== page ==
Birthmark of a Christian: The Sinner’s Prayer

After publishing the first birthmark of a Christian, confession, I had a witnessing experience, where after a lady from Jamaica prayed (what some would call a Sinner’s Prayer), she said she felt the same as before.  I felt it didn’t work, but it should work!  She had been in church for 18 years, but was not saved.  She admitted she was not going to heaven, so I used the training God has given me over the past year, attempting to lead her to the first steps of Christianity, Christ and Him crucified. 

In the birthmark of confession, I learned of an example for the Hebrew word confession (Yadah) and knowing (Yada), and concluded with the Greek, Aramaic and Hebrew, that confession as used by Paul in Romans 10:8-13 was “a covenant between two people or between a King [God] and his people and was considered to be a relationship that could not be broken.”  An everlasting covenant to give thanks, and to praise. 

What happened, or did not happen with the lady from Jamaica?  Two nights before, I had the awesome privilege of leading an older Jewish man to Christ.  He was so concerned he was shaking, and in going through scriptures, He grabbed my hands and said, can we pray now for salvation?  I led him in a “Sinner’s Prayer”, and immediately after the prayer, I hugged him.  I am usually not that emotional in front of someone, but this was an immediate impulse of love and what God had done for Him.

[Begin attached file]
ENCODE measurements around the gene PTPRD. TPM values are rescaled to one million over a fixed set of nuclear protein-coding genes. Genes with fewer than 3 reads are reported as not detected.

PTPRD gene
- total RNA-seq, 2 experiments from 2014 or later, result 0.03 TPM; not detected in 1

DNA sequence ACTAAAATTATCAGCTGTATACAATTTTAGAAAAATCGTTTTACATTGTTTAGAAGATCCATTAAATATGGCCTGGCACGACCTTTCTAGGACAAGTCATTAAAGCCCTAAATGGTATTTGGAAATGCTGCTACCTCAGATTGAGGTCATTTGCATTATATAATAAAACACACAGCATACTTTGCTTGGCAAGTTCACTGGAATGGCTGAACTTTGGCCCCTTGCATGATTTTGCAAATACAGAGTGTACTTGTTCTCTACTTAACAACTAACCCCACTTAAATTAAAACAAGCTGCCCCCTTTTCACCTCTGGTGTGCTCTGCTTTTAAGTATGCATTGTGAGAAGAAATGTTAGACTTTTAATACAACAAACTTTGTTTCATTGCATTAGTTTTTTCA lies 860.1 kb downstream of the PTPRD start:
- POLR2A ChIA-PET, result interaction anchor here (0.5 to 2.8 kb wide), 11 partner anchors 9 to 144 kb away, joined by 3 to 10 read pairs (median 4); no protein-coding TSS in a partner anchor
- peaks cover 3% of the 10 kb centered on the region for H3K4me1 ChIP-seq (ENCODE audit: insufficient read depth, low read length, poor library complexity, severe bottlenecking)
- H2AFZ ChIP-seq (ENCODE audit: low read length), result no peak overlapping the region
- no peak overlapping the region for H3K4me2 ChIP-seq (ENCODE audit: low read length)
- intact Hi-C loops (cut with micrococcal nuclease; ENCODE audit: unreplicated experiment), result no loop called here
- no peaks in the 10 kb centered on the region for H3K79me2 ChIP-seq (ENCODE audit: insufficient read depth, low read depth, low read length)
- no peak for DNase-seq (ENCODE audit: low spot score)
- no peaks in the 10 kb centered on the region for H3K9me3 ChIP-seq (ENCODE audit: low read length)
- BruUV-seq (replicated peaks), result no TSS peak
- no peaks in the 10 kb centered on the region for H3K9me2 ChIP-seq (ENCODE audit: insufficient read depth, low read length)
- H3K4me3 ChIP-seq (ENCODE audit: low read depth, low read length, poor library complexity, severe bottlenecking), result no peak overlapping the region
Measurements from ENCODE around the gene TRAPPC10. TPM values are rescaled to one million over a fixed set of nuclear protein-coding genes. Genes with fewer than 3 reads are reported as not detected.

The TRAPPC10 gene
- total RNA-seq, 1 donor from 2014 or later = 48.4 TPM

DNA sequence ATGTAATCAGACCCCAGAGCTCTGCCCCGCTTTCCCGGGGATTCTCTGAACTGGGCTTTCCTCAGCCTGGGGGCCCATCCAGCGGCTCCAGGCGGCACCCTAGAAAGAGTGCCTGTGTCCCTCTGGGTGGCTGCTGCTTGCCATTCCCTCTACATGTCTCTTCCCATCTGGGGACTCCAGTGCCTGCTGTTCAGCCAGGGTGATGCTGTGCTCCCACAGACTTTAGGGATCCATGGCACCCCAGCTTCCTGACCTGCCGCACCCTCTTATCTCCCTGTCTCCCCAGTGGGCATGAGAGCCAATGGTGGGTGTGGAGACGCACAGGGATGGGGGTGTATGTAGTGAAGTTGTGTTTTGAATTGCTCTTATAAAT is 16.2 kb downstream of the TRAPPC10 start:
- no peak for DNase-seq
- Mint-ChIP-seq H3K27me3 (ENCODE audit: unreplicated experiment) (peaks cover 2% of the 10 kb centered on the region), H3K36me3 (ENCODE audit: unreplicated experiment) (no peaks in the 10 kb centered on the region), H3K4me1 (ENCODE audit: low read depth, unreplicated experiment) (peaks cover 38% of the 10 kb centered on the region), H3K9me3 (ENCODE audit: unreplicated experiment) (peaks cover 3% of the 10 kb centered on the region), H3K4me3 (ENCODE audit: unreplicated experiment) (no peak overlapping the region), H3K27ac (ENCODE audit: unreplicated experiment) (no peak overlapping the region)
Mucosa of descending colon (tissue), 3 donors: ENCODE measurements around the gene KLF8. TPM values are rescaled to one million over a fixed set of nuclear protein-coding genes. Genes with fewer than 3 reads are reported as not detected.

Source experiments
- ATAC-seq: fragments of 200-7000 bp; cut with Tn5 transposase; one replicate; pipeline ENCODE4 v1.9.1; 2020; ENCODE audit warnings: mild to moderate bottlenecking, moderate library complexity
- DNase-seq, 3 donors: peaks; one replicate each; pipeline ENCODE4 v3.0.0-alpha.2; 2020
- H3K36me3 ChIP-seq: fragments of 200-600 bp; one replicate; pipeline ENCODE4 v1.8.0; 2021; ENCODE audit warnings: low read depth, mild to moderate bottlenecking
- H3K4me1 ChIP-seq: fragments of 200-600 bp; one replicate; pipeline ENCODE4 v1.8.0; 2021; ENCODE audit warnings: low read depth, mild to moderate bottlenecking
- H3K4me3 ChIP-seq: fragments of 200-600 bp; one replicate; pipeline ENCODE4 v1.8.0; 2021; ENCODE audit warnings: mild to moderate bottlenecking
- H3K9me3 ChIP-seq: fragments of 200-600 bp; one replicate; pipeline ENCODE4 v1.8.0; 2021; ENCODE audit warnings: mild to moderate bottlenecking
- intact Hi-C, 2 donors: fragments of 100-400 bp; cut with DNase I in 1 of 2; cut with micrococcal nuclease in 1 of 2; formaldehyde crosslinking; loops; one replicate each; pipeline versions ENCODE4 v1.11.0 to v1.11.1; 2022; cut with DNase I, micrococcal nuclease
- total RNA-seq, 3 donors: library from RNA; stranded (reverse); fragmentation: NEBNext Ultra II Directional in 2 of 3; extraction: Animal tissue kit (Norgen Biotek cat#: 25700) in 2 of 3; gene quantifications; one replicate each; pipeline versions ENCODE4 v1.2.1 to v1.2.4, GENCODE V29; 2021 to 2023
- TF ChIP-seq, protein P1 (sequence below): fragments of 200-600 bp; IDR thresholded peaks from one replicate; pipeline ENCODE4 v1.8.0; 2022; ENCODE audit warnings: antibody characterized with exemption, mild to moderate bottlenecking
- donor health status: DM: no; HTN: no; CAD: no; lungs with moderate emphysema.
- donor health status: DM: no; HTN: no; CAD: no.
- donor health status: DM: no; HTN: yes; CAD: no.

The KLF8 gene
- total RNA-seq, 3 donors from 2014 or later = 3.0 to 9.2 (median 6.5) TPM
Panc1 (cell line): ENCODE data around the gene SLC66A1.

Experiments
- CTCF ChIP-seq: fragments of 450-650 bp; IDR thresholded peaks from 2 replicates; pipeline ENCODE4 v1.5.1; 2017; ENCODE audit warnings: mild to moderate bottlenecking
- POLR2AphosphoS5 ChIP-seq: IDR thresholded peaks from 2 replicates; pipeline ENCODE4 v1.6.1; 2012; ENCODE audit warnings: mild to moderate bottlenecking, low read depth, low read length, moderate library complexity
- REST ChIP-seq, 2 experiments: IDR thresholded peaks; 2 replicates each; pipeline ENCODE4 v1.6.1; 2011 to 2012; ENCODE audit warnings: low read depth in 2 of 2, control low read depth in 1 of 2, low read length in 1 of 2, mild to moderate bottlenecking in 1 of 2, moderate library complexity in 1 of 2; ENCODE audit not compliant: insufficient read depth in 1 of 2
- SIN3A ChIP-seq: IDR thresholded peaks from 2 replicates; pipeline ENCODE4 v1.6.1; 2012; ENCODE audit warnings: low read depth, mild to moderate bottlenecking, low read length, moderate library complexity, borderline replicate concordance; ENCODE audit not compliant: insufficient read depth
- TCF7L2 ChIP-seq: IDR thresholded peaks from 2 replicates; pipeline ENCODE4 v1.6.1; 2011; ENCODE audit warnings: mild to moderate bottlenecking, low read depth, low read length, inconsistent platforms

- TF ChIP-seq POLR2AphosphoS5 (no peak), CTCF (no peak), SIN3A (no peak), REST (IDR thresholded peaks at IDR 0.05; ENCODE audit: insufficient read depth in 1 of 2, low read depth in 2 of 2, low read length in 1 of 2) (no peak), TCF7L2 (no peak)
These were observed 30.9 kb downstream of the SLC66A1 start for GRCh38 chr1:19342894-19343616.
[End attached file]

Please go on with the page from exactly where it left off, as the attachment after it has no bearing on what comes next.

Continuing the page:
This experience with the lady from Jamaica troubled me.  This was also not the first time I have experienced someone going through the prayer and they reporting nothing happened.  When I first started witnessing for Christ, I had a serious prayer time with God concerning the Sinner’s Prayer.  In my personal experience, I had prayed it many times, and never got saved.  Other solid Christian friends have reported the same, that their experience was one of strong conviction by the Holy Spirit, and a crying out to God, a surrender to Him.  

Should I even use this “canned” prayer?  When I give an invitation for the person, I will ask, how do we talk to God?  We pray.  I will explain the Sinner’s Prayer, and that I can lead them in prayer, or they can pray by themselves.  The words of the Sinner’s Prayer are a summary of the scriptures I have showed them, and it is not so much the words, but one opening their heart to God.  I will ask them if they understand what they are doing and if they have questions.  If I lead the prayer, I will tell them the Holy Spirit will give me the words, which are different each time, but are basically, admitting you are a sinner, turning (repenting Isaiah 55:7) to God for the forgiveness of sin, believing Jesus Christ died, was buried and rose again for the their sin.  They pray making a surrender, a commitment to Him, but at the end of some Sinner’s Prayer examples, it says, “Thank you Lord for saving my soul.”